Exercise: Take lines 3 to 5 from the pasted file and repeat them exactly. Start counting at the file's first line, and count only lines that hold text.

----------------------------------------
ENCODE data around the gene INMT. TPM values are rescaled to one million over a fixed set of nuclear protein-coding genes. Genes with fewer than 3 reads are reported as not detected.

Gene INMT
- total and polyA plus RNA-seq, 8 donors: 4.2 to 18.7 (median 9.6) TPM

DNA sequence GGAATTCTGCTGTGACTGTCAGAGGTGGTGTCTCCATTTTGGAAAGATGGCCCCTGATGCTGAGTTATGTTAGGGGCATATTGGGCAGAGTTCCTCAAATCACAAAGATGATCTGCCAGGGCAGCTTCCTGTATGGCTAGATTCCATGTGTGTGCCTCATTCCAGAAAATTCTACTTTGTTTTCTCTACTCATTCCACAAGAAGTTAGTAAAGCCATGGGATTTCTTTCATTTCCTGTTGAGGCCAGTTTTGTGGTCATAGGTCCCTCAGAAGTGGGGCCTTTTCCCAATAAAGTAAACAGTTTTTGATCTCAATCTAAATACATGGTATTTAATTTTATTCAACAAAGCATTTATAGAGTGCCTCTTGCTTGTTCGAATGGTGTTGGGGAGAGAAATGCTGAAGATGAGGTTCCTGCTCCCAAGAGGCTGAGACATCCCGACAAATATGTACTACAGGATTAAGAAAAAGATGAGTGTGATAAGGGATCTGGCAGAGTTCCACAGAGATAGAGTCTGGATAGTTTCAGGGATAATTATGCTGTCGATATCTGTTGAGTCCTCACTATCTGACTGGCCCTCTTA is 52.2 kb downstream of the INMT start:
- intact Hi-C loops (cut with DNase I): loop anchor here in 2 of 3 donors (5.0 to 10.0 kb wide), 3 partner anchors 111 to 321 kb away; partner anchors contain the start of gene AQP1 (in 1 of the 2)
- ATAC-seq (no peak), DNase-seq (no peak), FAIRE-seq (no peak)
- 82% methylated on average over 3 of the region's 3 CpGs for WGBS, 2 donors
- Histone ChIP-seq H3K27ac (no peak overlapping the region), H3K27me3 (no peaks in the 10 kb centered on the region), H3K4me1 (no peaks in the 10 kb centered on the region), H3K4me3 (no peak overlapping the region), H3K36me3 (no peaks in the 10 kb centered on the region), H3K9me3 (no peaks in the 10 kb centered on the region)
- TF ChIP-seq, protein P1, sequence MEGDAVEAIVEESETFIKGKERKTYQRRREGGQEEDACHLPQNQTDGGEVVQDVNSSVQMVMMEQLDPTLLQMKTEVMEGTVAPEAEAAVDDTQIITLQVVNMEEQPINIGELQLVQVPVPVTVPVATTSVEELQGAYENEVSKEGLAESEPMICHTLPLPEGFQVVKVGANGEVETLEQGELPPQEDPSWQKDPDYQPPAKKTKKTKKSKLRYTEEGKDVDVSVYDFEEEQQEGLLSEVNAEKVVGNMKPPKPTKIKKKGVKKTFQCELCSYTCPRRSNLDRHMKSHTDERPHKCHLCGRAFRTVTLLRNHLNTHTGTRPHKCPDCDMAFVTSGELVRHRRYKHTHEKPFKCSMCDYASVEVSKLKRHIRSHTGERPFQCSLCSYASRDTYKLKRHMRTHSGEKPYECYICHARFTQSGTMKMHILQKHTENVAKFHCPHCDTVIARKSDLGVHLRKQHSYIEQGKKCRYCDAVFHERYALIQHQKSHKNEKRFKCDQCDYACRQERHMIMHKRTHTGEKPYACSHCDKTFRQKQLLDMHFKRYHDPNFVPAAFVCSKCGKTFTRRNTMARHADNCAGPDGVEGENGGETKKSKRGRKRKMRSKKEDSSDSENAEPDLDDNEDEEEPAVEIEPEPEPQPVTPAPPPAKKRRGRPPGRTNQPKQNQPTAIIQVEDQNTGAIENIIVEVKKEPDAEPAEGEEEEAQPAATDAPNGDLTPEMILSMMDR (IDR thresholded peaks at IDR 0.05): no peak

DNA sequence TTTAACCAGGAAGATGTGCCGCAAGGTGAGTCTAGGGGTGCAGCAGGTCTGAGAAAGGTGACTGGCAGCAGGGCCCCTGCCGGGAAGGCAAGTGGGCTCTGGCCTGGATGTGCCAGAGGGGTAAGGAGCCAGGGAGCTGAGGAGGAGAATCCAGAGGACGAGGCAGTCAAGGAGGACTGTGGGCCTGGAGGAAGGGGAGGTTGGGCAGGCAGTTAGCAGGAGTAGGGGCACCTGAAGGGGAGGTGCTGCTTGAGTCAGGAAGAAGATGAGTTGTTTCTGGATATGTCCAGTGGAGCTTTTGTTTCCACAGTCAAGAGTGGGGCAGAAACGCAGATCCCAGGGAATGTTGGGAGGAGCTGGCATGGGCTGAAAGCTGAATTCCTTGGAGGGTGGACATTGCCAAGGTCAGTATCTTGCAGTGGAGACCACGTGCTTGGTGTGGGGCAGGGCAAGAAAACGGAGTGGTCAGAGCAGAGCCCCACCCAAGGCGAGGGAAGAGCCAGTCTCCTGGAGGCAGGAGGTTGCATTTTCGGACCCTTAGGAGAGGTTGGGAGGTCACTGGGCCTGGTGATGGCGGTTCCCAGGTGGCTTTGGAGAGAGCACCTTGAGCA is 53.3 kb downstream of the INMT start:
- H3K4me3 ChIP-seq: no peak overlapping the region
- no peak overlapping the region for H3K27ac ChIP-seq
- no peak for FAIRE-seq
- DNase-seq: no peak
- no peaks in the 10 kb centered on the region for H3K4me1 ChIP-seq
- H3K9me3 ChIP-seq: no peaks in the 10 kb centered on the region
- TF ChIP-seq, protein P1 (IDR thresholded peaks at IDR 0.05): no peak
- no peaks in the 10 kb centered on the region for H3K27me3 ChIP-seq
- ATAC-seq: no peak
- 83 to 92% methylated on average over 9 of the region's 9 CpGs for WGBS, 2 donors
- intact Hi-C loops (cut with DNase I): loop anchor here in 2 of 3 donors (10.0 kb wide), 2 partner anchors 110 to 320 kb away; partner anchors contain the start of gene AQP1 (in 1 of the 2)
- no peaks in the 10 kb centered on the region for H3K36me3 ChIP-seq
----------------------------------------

- total and polyA plus RNA-seq, 8 donors: 4.2 to 18.7 (median 9.6) TPM

DNA sequence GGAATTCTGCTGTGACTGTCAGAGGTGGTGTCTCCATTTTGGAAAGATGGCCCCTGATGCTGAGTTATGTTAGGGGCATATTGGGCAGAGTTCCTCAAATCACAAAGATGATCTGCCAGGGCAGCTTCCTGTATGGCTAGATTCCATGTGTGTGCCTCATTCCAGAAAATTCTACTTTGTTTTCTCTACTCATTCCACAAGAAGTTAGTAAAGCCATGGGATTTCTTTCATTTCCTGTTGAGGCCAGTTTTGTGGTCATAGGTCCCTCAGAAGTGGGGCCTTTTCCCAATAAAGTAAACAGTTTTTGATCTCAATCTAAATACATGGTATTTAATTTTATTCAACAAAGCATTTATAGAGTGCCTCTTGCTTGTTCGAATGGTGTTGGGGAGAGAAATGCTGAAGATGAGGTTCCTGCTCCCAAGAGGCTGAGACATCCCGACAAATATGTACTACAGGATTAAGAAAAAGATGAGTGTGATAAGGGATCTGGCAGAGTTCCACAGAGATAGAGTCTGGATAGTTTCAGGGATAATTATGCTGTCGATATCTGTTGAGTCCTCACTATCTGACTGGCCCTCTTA is 52.2 kb downstream of the INMT start:
- intact Hi-C loops (cut with DNase I): loop anchor here in 2 of 3 donors (5.0 to 10.0 kb wide), 3 partner anchors 111 to 321 kb away; partner anchors contain the start of gene AQP1 (in 1 of the 2)